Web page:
#3 Lozad.js

A quick and easy alternative for implementing lazy loading of images is to let a JS library do most of the job for you.

Lozad is a highly performant, light and configurable lazy loader in pure JavaScript with no dependencies. You can use it to lazy load images, videos, iframes, and more and it uses the Intersection Observer API.

You can include Lozad with npm/Yarn and import it using your module bundler of choice:

npm install --save lozad

yarn add lozad
import lozad from 'lozad';

Alternatively, you can simply download the library using a CDN and add it to the bottom of the HTML page in a <

<script src=""></script>

Next, for a basic implementation, add the class lozad to the asset in your markup:

<img class="lozad" data-src="img.jpg">

Finally, instantiate Lozad in your JS document:

const observer = lozad();

You’ll find all the details of how you can use the library on the Lozad GitHub repository.

If you don’t want to dive into the workings of the Intersection Observer API or you’re simply looking for a fast implementation that applies to a variety of content types, Lozad is a great choice.

Only, be mindful of browser support and eventually integrate this library with a polyfill for the Intersection Observer API.

#4 Lazy Loading with Blurred Image Effect

If you are a Medium reader, you have certainly noticed how the site loads the main image inside a post.

The first thing you see is a blurred, low-resolution copy of the image, while its high-res version is being lazy loaded:

Blurred placeholder image on Medium website.

Blurred placeholder image on Medium website.

High-res, lazy loaded image on Medium website.

High-res, lazy loaded image on Medium website.

You can lazy load images with this interesting blurring effect in a number of ways.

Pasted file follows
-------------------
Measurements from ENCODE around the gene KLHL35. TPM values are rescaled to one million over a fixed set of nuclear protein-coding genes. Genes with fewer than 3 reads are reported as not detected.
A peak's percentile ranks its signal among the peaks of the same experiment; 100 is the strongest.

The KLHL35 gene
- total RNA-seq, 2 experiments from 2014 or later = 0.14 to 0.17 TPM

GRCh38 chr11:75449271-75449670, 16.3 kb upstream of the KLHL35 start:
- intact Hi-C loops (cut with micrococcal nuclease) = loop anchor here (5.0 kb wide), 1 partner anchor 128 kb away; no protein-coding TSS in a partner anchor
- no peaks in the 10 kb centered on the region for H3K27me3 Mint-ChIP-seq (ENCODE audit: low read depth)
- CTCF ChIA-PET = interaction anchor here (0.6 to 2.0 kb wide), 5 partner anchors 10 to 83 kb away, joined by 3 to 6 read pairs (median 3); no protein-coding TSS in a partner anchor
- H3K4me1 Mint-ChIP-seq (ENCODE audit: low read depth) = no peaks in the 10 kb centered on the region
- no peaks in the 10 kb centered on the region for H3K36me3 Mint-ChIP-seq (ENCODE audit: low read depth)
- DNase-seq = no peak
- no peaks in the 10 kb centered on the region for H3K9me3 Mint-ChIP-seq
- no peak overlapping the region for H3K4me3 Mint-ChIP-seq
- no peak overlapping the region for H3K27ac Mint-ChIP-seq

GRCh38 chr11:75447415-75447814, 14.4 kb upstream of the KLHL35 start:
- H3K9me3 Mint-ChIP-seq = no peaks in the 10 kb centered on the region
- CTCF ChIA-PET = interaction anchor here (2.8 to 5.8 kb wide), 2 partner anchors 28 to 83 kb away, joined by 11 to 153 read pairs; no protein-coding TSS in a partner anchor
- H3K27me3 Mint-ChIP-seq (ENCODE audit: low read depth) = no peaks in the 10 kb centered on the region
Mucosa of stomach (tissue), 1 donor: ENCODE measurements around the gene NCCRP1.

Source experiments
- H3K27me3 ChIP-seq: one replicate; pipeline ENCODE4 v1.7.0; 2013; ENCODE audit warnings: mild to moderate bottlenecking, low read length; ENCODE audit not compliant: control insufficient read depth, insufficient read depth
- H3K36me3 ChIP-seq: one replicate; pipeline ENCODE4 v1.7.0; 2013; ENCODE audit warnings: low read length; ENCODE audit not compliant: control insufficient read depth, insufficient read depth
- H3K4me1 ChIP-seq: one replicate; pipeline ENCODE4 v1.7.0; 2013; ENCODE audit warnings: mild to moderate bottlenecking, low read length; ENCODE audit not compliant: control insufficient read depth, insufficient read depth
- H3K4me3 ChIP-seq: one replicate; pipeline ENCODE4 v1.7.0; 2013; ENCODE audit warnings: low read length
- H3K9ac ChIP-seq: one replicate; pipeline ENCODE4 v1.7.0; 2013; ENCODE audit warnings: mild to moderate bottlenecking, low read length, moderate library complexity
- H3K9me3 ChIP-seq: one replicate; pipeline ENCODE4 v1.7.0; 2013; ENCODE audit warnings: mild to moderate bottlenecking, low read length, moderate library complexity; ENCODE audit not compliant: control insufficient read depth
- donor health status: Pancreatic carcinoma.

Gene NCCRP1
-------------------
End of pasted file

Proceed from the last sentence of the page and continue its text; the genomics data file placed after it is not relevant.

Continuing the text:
My favorite technique is by Craig Buckler. Here’s all the goodness of this solution:

  • Performance: only 463 bytes of CSS and 1,007 bytes of minified JavaScript code
  • Support for retina screens
  • Dependency-free: no jQuery or other libraries and frameworks required
  • Progressively enhanced to counteract older browsers and failing JavaScript

You can read all about it in How to Build Your Own Progressive Image Loader and download the code on the project’s GitHub repo.

#5 Yall.js

Yall is a feature-packed lazy loading script for images, videos, and iframes. More specifically, it uses the Intersection Observer API and smartly falls back on traditional event handler techniques where necessary.

When including Yall in your document, you need to initialize it as follows:

<script src="yall.min.js"></script>
  document.addEventListener("DOMContentLoaded", yall);

Next, to lazy load a simple img element, all you need to do in your markup is:

<img class="lazy" src="placeholder.jpg" data-src="image-to-lazy-load.jpg" alt="Alternative text to describe image.">

Note the following:

  • You add the class lazy to the element
  • The value of src is a placeholder image
  • The path to the image you want to lazy load is inside the data-src attribute.

Among the benefits of Yall are:

  • Great performance with the Intersection Observer API
  • Fantastic browser support (it goes back to IE11)
  • No other dependencies necessary.

To learn more about what Yall can offer and for more complex implementations, feel free to check out the project’s page on GitHub.


And there you have it — five ways of lazy loading images you can start to experiment with and test out in your projects.